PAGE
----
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On-the-job competence: simply a matter of speaking up

 

April 3, 2009

 

Haas School of Business Media Contact:

 

Pamela Tom

(510) 642-2734

ptom@haas.berkeley.edu

 

Ute Frey

(510) 642-0342

frey@haas.berkeley.edu

 

 

Anybody in the workplace, and perhaps politics, has probably experienced this perplexing phenomenon. The guy (or gal) in charge isn’t really competent for the job. How can this be? According to a study by researchers at the University of California, Berkeley’s Haas School of Business, those who act more dominantly are perceived as more competent, even if their actual skills don’t measure up.


Organizational behavior and industrial relations Associate Professor Cameron Anderson and doctoral candidate Gavin Kilduff documented their findings in a recently published paper, “Why Do Dominant Personalities Attain Influence in Face-to-Face Groups? The Competence-Signaling Effects of Trait Dominance.”


To test this “great pretender” theory amongst perceived leaders, Anderson and Kilduff recruited 68 unacquainted students and divided them into 17 same-gender teams of four people each. The participants’ average age: 21 years. The researchers gave each team 45 minutes to design a mock non-profit environmental organization or a for-profit Web site. The winning team would receive a $400 prize. More importantly, the experiment required each participant to rate his or her colleagues’ level of influence on the group, and each participant’s level of competence. The sessions were videotaped so the researchers and an independent group of observers could also rate the students’ work. The independent observers were selected to reflect the subjects’ peer group.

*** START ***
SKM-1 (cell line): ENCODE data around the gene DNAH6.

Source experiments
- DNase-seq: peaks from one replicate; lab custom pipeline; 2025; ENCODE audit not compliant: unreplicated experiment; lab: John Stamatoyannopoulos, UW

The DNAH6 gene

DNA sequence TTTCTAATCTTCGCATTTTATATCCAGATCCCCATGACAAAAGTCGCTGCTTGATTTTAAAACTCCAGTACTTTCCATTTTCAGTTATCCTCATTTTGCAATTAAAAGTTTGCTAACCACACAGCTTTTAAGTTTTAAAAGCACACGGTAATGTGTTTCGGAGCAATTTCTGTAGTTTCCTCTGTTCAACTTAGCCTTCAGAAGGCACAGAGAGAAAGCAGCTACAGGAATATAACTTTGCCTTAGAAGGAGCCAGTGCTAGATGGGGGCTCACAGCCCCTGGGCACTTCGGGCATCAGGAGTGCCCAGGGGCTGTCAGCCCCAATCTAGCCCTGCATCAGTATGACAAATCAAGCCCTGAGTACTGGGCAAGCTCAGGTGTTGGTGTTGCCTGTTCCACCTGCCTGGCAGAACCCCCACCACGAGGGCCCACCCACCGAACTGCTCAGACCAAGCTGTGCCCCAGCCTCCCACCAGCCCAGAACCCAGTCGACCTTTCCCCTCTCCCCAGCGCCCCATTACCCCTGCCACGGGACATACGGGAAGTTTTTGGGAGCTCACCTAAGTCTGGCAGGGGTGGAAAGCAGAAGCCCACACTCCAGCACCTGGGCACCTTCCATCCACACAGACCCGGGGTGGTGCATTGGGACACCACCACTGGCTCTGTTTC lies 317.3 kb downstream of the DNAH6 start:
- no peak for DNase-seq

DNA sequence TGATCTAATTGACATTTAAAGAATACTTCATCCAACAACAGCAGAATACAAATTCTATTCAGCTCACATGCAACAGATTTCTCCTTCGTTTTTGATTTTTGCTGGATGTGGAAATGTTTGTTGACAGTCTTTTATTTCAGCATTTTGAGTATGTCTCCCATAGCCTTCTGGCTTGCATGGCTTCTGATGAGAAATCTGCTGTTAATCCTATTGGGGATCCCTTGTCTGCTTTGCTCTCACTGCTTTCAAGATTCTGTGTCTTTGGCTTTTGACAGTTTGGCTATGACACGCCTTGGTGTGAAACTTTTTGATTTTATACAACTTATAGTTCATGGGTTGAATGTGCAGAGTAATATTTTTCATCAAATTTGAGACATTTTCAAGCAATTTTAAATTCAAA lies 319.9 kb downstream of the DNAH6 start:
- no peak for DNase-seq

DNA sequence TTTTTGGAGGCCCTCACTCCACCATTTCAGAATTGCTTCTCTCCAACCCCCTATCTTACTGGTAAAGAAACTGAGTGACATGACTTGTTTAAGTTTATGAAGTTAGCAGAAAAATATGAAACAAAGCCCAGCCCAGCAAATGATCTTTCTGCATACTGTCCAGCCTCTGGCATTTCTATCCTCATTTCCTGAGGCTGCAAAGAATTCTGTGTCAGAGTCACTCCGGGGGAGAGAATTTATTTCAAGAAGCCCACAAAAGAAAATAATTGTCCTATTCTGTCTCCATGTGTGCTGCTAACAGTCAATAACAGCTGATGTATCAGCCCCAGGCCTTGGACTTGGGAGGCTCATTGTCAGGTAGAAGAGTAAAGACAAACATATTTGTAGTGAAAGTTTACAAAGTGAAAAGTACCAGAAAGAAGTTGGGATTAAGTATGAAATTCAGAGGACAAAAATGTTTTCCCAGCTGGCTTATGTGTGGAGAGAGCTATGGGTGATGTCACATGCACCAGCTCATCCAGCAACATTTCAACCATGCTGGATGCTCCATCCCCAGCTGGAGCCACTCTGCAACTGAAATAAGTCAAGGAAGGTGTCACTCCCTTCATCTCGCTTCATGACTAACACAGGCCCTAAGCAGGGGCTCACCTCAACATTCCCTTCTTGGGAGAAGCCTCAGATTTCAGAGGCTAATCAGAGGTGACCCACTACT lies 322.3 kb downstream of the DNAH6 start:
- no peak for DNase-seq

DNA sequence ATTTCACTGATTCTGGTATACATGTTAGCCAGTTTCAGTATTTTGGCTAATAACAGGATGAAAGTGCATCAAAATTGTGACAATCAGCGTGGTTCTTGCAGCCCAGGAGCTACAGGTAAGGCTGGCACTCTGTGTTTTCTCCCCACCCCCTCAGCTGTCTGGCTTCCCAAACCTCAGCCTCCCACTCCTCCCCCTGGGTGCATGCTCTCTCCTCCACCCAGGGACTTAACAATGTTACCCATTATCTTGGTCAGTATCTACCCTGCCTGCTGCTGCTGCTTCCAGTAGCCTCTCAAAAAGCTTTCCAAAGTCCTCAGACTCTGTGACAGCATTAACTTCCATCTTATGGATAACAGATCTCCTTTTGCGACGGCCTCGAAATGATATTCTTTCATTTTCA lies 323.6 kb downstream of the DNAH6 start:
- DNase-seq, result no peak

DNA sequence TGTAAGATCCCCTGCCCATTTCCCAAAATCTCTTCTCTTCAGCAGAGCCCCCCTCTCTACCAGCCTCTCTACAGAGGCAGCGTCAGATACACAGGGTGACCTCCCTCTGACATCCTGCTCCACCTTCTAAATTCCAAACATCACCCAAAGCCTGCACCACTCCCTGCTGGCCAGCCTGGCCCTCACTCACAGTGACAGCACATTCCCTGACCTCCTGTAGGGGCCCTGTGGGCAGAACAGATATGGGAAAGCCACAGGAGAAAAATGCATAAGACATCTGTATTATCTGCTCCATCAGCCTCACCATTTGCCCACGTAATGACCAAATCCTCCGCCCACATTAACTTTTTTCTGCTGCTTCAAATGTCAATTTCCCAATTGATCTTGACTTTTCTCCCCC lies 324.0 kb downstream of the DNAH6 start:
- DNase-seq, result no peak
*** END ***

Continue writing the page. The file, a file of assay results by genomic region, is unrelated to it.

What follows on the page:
The results revealed that team members with the most dominant personalities were rated the highest for such qualities as general intelligence, dependability, and self-discipline. At the same time, subjects perceived less outspoken workers as having less desirable traits, giving them high scores for being conventional and uncreative.


To be fair, Anderson and Kilduff wanted to give the alpha standouts of the group the benefit of the doubt. Perhaps these newly anointed leaders were indeed, more competent. A second experiment left no debate.


In round two, researchers asked the teams of students to solve computational problems taken from old versions of the Graduate Management Aptitude Test (GMAT). Participants reported their previous Scholastic Aptitude Test (SAT) math scores to researchers prior to trying to solve the GMAT problems. When it was time to reveal the answers out loud, the people who spoke up more were, again, the ones their teammates deemed as the leaders of the group. In addition, it didn’t matter if the chosen leaders offered the correct answers, only that they offered more responses. What’s more, the leaders didn’t even have to provide the final solution to the problem to be exalted to the top of the heap.


Anderson and Kilduff’s work redefines what it means to be dominant in the context of influence. Past studies have aligned dominant behavior with aggressive, heavy handed tactics. This study found dominant people attain influence by displaying competence, “These findings suggest that dominant individuals may ascent group hierarchies by appearing helpful to the group’s overall success as opposed to aggressively grabbing power.”


While the findings may be troubling to some, they may be helpful to managers who may want to look a little closer when judging their employees’ true productivity and value. The study’s results may also help individuals achieve improvement in their own reputations – just by speaking up.


This paper was published in the Journal of Personality and Social Psychology.Vol. 96 (2), Feb 2009.


Cameron Anderson’s Bio: http://www.haas.berkeley.edu/faculty/anderson.html


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